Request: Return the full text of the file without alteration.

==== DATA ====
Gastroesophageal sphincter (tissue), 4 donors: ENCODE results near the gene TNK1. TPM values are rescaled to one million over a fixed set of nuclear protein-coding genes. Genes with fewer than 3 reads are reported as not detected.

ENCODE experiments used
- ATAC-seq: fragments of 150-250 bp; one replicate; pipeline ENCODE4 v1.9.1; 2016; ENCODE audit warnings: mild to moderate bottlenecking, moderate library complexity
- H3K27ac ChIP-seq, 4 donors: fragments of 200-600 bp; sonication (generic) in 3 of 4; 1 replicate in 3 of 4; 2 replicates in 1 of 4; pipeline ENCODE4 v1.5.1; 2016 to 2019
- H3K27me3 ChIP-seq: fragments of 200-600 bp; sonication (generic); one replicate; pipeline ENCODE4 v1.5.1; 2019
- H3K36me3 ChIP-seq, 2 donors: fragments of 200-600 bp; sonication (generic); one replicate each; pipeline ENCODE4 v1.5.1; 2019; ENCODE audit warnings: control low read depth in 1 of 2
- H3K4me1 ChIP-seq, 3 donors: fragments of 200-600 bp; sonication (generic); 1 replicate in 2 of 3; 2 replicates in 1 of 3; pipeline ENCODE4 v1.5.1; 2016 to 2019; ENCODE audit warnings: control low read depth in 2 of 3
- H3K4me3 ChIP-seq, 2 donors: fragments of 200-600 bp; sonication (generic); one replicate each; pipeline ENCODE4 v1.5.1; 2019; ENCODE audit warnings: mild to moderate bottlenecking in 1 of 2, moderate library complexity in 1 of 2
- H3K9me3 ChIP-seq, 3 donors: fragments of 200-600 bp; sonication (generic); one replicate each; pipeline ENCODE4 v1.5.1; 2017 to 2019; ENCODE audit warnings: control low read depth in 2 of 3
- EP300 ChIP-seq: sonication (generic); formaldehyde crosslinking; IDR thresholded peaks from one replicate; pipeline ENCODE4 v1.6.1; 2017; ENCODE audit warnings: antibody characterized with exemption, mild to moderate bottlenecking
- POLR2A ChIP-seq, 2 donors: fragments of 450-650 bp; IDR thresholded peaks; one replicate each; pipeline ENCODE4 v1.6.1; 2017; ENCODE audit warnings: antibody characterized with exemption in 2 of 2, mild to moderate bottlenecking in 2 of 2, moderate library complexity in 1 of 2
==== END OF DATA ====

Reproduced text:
Gastroesophageal sphincter (tissue), 4 donors: ENCODE results near the gene TNK1. TPM values are rescaled to one million over a fixed set of nuclear protein-coding genes. Genes with fewer than 3 reads are reported as not detected.

ENCODE experiments used
- ATAC-seq: fragments of 150-250 bp; one replicate; pipeline ENCODE4 v1.9.1; 2016; ENCODE audit warnings: mild to moderate bottlenecking, moderate library complexity
- H3K27ac ChIP-seq, 4 donors: fragments of 200-600 bp; sonication (generic) in 3 of 4; 1 replicate in 3 of 4; 2 replicates in 1 of 4; pipeline ENCODE4 v1.5.1; 2016 to 2019
- H3K27me3 ChIP-seq: fragments of 200-600 bp; sonication (generic); one replicate; pipeline ENCODE4 v1.5.1; 2019
- H3K36me3 ChIP-seq, 2 donors: fragments of 200-600 bp; sonication (generic); one replicate each; pipeline ENCODE4 v1.5.1; 2019; ENCODE audit warnings: control low read depth in 1 of 2
- H3K4me1 ChIP-seq, 3 donors: fragments of 200-600 bp; sonication (generic); 1 replicate in 2 of 3; 2 replicates in 1 of 3; pipeline ENCODE4 v1.5.1; 2016 to 2019; ENCODE audit warnings: control low read depth in 2 of 3
- H3K4me3 ChIP-seq, 2 donors: fragments of 200-600 bp; sonication (generic); one replicate each; pipeline ENCODE4 v1.5.1; 2019; ENCODE audit warnings: mild to moderate bottlenecking in 1 of 2, moderate library complexity in 1 of 2
- H3K9me3 ChIP-seq, 3 donors: fragments of 200-600 bp; sonication (generic); one replicate each; pipeline ENCODE4 v1.5.1; 2017 to 2019; ENCODE audit warnings: control low read depth in 2 of 3
- EP300 ChIP-seq: sonication (generic); formaldehyde crosslinking; IDR thresholded peaks from one replicate; pipeline ENCODE4 v1.6.1; 2017; ENCODE audit warnings: antibody characterized with exemption, mild to moderate bottlenecking
- POLR2A ChIP-seq, 2 donors: fragments of 450-650 bp; IDR thresholded peaks; one replicate each; pipeline ENCODE4 v1.6.1; 2017; ENCODE audit warnings: antibody characterized with exemption in 2 of 2, mild to moderate bottlenecking in 2 of 2, moderate library complexity in 1 of 2